\da͡ɪlˈe͡ɪtə], \daɪlˈeɪtə], \d_aɪ_l_ˈeɪ_t_ə]\
Definitions of DILATOR
- 2006 - WordNet 3.0
- 2011 - English Dictionary Database
- 2010 - New Age Dictionary Database
- 1913 - Webster's Revised Unabridged Dictionary
- 1920 - A practical medical dictionary.
- 1898 - Warner's pocket medical dictionary of today.
- 1874 - Etymological and pronouncing dictionary of the English language
- 1920 - A dictionary of scientific terms.
- 1846 - Medical lexicon: a dictionary of medical science
- 1898 - American pocket medical dictionary
- 1916 - Appleton's medical dictionary
- 1871 - The Cabinet Dictionary of the English Language
- 1790 - A Complete Dictionary of the English Language
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By Princeton University
By DataStellar Co., Ltd
By Oddity Software
By Noah Webster.
By Stedman, Thomas Lathrop
By William R. Warner
By Stormonth, James, Phelp, P. H.
By Henderson, I. F.; Henderson, W. D.
Dilatatorinm, (F.) Dilatateur. An instrument, used for dilating a wound, excretory canal, or other natural or artificial opening. When employed to obtain an inspection of internal parts, it is termed Speculum, Dioptra, or Dioptron. There are several instruments of this kind, each taking its name from the part to which it is applied; as Speculum Oris, S. Nasi, S. Uteri, &c.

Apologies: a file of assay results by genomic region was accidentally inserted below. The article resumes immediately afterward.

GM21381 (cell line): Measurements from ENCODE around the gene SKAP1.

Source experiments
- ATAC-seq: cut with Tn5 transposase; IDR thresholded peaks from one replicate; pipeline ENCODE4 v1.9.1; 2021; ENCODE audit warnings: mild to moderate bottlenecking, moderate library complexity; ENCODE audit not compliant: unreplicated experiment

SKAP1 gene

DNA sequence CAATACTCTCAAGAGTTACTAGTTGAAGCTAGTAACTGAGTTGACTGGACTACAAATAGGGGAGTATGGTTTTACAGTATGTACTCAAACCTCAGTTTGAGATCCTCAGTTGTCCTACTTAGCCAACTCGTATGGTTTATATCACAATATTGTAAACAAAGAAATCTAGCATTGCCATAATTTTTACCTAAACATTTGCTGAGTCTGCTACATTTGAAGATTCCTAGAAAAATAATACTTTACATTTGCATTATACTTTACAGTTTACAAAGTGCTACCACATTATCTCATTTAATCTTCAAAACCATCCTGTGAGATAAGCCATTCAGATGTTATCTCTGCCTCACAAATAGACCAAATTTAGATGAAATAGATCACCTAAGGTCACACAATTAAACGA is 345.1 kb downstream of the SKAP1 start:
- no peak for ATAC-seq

By Robley Dunglison
By Willam Alexander Newman Dorland
By Smith Ely Jelliffe
Word of the day
- An Italian lyric poet(1552-1637); born at Savona. Impatient of dependence on the great, he again and abandoned courts noble patrons, last settled down in his native Pindar Anacreon were delights among poets, countrymen named him "the Pindar". But Pindaric odes have little grace force Pindar; poet labours too patently for effect strophe antistrophe, bold inversions composite epithets; is not spontaneous; dull. Yet some songs after are models elegance grace. epic dramatic poems hardly rise above mediocrity. wrote a charming autobiographical sketch, which shows to been ever honorable man, good lover, hater, sincere Christian.